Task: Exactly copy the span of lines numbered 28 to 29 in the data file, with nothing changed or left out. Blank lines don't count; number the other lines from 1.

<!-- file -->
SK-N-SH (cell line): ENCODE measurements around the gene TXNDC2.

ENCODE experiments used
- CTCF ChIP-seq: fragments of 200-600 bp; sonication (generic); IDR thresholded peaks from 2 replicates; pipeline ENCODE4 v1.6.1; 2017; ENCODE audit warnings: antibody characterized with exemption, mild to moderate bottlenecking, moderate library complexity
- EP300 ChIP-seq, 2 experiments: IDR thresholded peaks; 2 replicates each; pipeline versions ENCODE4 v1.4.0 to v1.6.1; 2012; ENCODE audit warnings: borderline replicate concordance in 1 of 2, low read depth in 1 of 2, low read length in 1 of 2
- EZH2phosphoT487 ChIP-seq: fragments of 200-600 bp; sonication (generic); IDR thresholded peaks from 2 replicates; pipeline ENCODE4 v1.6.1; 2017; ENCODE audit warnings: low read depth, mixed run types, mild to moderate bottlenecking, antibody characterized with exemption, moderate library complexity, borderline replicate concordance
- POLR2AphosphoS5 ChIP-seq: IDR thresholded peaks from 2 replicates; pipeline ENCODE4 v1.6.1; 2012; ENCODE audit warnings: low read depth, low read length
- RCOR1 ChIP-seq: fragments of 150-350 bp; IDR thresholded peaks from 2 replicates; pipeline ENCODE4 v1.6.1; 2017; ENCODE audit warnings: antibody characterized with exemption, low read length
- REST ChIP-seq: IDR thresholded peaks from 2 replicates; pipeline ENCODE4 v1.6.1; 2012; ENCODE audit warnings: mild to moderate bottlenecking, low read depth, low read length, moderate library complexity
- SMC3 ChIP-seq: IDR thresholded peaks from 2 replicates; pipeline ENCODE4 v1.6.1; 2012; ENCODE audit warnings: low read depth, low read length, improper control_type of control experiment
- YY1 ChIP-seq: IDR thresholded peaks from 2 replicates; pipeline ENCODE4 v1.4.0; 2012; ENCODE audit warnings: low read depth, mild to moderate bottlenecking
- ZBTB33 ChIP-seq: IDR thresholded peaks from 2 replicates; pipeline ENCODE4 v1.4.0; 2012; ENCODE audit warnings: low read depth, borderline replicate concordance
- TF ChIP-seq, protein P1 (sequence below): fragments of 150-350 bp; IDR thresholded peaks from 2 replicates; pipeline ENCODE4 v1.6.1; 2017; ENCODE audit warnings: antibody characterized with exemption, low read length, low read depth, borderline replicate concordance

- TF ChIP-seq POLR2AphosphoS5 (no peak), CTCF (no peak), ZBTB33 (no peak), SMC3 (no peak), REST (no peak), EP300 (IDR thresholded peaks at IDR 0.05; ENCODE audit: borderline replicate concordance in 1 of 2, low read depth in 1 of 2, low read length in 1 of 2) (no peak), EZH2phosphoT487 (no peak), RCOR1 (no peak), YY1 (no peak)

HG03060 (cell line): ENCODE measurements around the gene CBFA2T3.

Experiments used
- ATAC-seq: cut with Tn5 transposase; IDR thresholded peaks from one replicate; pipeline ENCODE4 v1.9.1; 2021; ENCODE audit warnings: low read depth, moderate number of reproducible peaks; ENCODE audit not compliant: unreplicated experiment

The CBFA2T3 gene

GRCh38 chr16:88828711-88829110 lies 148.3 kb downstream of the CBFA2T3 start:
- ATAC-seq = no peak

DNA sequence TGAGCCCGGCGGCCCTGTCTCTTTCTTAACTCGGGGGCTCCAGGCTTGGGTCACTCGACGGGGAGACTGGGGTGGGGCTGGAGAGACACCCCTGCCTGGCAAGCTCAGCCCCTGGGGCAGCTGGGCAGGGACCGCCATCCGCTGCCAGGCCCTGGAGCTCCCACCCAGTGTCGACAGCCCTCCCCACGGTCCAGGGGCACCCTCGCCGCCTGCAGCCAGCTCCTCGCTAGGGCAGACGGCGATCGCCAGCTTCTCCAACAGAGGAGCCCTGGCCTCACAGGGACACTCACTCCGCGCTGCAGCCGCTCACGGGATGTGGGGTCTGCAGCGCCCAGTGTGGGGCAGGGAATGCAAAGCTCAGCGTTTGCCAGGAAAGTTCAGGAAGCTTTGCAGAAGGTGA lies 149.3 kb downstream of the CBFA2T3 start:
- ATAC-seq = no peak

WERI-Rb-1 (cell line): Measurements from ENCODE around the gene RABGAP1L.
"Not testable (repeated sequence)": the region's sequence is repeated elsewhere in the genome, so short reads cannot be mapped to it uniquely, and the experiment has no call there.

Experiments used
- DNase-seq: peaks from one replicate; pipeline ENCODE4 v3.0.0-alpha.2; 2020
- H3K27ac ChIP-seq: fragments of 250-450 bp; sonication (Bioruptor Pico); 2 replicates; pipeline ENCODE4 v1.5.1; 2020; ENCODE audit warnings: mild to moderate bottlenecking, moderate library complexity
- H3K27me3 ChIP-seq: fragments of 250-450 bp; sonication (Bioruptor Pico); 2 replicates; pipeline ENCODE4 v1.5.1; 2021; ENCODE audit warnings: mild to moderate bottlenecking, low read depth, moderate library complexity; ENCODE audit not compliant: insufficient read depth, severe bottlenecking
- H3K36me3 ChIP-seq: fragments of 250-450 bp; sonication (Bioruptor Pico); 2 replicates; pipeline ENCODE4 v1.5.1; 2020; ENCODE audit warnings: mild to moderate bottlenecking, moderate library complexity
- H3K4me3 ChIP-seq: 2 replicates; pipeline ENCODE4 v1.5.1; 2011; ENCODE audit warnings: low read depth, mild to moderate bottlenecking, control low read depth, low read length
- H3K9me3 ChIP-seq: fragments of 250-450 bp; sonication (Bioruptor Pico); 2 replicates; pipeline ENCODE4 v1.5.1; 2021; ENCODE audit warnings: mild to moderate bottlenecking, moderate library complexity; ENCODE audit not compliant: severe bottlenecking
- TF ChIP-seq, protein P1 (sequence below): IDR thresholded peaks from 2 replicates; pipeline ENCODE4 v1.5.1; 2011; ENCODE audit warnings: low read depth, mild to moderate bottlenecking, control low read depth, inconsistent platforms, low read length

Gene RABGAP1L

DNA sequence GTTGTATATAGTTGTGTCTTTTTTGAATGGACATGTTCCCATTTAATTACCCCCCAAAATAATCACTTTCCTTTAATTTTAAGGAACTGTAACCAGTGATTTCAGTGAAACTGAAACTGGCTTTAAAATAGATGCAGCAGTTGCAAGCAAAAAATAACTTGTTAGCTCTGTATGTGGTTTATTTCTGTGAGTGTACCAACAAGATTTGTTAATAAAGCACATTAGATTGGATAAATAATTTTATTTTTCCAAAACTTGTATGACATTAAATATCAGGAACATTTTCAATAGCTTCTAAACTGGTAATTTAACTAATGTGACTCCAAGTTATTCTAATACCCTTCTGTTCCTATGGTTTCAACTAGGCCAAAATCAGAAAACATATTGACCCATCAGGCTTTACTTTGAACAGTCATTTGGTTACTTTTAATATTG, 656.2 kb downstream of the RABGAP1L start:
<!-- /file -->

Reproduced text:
- H3K36me3 ChIP-seq: fragments of 250-450 bp; sonication (Bioruptor Pico); 2 replicates; pipeline ENCODE4 v1.5.1; 2020; ENCODE audit warnings: mild to moderate bottlenecking, moderate library complexity
- H3K4me3 ChIP-seq: 2 replicates; pipeline ENCODE4 v1.5.1; 2011; ENCODE audit warnings: low read depth, mild to moderate bottlenecking, control low read depth, low read length